Introduction

Born into a prominent Quaker family near Philadelphia, Hannah Whitall Smith (1832–1911) converted to Methodism after learning about the doctrine of sanctification and the Holiness movement within the denomination (Documents 18 and 21). In her autobiography, she describes the experience of attending her first “camp meeting” or outdoor revival gathering. Such meetings were largely intended to strengthen the faith of existing Christian believers by allowing them to focus on their spirituality apart from the “distractions” of ordinary life.

Smith’s account captures the flavor of “religious summer camp” expressed by others who attended such meetings from the late nineteenth through late twentieth centuries in America. Holiness movement adherents were sometimes criticized by fundamentalists for their hyper-emotionalism and inclination towards a doctrine of universal salvation but the two movements shared a tendency to withdraw from the larger society into an insular Christian community as the broader American culture became more secular and scientific. Note, however, that while Smith emphasizes the emotional high of her experience, she also cautions the reader against mistaking the intense emotions of such a “mountaintop moment” for genuine sanctification.


Source: Hannah Whitall Smith, My Spiritual Autobiography or How I Discovered the Unselfishness of God (New York: 1903).


As may be imagined, we took every possible opportunity of learning all we could of the new truths we had discovered; and I must confess that, although we found, as I have said, that the Friends [Quakers] did actually teach it, yet it was among the Methodists we received the clearest light. The Methodists were very definite about it. They taught definitely that there were two experiences in the Christian life, the first being justification, and the second sanctification, and they urged Christians not to be satisfied with justification (i.e., forgiveness) merely, but also to seek sanctification or the “second blessing,” as they called it, as well. . . .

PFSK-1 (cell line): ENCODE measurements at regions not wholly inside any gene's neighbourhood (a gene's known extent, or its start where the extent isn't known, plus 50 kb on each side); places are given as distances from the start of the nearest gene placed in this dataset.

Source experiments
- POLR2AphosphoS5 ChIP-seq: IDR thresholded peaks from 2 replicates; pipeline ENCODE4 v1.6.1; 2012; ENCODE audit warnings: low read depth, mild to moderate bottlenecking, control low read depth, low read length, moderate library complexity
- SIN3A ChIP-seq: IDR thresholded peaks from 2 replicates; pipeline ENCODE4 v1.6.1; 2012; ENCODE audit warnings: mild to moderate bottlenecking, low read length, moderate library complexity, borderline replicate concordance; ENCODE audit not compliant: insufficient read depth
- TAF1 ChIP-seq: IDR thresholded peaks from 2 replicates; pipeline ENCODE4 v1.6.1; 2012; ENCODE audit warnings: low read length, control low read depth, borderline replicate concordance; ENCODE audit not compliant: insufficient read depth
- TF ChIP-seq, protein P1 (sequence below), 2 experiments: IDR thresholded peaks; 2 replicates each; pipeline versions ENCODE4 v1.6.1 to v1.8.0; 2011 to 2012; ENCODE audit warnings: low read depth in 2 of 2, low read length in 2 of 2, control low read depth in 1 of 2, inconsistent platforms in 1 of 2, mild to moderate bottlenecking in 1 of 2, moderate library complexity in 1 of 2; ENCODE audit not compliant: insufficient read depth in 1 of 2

It was not, however, every Methodist who took this ground, as many thought it was too extreme. Those who did were called “Holiness Methodists,” and it was from them we received the most help. They held “Holiness Meetings” for the express purpose of considering the subject, and it was our delight to attend these Meetings whenever we could. Especially did we enjoy their “Holiness Camp Meetings,” which were held in the summer time in lonely forests or at seaside places. They were called “Meetings for the promotion of holiness,” and were really great open air Conferences of Christians of all denominations, from all parts of the country, who were interested in the subject, and who would assemble at these Camp Meetings, living in tents under the trees, and spending a week or ten days in waiting upon God, and conferring together on the deep things of the Kingdom.

No words can express the wonderful power, and solemnity, and yet overwhelming joyfulness, of these meetings. We were there living in tents, entirely separated from all our usual occupations and cares, with nothing to do but to give ourselves up to the spiritual influences around us, and to open our hearts to what we believed to be the teachings of the Holy Spirit. Such a company of earnest Christians, all set on coming into a closer communion with God, could not fail to create a spiritual atmosphere of great intensity; and the thrilling experiences of spiritual joy that were told in every meeting, with the songs of praise resounding through the forest, and the happy faces of every one we met, were all something so out of the ordinary and so entrancing, that it often seemed almost as if we were on the very threshold of Heaven. I cannot help pitying every Christian who has known nothing of such seasons of pure delight. They were a sort of culmination of the grand spiritual romance which my religion has always been to me, and I count them among the most entrancing times of my life. To this day the sight of a camp chair, or of a tent under the trees, always brings back to me something of the old sense of supreme happiness that used to fill every hour of those delicious Camp Meetings. . . .